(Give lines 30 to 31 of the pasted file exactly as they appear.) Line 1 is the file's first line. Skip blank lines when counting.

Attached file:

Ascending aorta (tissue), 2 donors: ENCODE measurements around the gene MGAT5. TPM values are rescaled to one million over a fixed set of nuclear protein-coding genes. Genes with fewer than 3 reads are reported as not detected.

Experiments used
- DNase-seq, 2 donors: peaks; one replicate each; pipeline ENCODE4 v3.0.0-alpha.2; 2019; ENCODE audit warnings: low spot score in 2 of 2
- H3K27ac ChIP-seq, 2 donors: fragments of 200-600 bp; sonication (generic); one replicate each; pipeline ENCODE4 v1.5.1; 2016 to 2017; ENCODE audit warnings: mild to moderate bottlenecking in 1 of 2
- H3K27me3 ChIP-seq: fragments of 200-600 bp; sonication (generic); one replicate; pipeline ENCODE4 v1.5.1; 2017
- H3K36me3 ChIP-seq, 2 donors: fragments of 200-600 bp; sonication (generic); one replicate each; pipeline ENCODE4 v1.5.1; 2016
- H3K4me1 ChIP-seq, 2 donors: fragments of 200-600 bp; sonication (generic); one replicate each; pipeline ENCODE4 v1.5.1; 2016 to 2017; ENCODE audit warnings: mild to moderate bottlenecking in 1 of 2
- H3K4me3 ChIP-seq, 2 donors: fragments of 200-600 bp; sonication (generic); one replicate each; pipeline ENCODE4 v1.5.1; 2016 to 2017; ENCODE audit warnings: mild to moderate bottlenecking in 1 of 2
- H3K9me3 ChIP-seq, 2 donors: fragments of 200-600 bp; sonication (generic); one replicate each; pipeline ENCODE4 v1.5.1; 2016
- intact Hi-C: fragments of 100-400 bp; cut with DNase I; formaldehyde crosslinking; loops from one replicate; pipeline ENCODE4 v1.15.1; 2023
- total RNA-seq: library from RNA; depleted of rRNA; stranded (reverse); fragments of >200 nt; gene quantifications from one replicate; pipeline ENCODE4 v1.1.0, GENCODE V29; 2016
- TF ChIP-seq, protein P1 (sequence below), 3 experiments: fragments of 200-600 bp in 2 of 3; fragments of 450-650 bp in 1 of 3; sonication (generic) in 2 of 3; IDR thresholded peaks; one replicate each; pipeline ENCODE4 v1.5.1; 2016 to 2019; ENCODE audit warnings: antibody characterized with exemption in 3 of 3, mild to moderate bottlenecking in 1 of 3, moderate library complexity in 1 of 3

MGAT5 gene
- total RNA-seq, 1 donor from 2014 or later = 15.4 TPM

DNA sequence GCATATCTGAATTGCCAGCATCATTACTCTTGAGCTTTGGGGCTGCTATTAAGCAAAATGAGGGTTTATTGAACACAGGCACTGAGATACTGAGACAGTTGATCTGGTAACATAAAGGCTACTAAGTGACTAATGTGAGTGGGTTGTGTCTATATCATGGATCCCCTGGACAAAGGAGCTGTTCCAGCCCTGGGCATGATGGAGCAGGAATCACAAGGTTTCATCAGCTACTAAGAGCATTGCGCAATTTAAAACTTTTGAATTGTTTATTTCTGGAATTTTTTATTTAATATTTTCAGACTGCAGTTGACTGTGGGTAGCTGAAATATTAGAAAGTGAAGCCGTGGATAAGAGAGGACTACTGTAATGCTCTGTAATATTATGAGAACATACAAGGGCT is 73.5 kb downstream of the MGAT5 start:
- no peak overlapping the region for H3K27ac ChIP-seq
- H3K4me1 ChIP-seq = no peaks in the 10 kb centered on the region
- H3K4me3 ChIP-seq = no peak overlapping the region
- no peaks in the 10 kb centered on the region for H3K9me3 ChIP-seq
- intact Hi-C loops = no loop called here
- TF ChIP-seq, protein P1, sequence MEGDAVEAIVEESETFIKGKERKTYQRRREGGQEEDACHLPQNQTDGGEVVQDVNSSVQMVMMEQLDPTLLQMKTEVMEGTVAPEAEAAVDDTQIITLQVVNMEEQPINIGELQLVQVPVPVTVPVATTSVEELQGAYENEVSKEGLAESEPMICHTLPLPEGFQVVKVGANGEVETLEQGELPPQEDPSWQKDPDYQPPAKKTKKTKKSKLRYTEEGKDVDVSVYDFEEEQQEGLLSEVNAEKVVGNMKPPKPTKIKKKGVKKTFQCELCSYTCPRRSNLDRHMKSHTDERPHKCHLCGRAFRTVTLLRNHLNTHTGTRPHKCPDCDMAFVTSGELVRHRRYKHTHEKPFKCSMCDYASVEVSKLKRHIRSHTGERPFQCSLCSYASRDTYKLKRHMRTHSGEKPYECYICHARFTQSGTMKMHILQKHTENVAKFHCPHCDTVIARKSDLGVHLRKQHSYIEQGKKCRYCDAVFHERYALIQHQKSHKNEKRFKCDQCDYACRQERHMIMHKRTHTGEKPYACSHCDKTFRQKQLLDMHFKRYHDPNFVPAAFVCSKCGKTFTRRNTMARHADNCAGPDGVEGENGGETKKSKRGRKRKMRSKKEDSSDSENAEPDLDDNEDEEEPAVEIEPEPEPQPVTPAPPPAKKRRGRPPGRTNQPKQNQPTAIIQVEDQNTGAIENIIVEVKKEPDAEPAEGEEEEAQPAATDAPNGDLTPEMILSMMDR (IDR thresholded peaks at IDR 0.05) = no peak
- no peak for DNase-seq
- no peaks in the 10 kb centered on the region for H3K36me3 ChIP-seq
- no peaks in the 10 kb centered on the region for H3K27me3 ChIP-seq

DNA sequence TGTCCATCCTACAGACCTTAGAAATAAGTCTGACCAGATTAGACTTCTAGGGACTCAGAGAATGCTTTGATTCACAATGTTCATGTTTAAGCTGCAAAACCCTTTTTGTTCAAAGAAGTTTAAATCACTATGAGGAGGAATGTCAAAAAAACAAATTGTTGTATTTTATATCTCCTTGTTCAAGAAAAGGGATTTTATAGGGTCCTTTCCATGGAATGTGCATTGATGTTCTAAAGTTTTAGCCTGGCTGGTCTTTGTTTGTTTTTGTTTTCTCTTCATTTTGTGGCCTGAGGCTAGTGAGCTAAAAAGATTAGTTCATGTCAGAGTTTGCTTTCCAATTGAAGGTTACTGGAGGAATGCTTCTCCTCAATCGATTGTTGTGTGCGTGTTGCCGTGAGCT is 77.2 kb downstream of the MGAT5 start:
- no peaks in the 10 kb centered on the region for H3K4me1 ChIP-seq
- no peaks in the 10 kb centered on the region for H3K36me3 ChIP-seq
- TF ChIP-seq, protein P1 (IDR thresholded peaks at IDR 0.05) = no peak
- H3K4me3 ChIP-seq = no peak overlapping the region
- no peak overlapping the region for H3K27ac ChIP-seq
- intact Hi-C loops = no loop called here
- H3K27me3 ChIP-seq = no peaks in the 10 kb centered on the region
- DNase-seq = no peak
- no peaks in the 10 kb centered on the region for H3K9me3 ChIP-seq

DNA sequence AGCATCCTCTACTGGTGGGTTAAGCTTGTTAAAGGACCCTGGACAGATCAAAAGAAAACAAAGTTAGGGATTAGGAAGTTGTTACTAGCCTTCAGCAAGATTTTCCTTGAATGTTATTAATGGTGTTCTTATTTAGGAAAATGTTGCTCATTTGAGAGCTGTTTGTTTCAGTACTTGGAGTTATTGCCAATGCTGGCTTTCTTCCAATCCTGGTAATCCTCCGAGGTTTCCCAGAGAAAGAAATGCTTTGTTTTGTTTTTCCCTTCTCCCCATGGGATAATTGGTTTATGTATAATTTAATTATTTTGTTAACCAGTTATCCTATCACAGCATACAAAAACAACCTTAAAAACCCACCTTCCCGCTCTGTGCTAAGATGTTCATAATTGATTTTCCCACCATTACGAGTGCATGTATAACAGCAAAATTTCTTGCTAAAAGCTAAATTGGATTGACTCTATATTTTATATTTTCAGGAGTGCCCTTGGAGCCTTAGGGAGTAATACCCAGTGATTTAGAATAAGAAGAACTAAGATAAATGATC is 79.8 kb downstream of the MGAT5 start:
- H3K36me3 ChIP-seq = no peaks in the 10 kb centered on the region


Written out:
- no peak overlapping the region for H3K27ac ChIP-seq
- intact Hi-C loops = no loop called here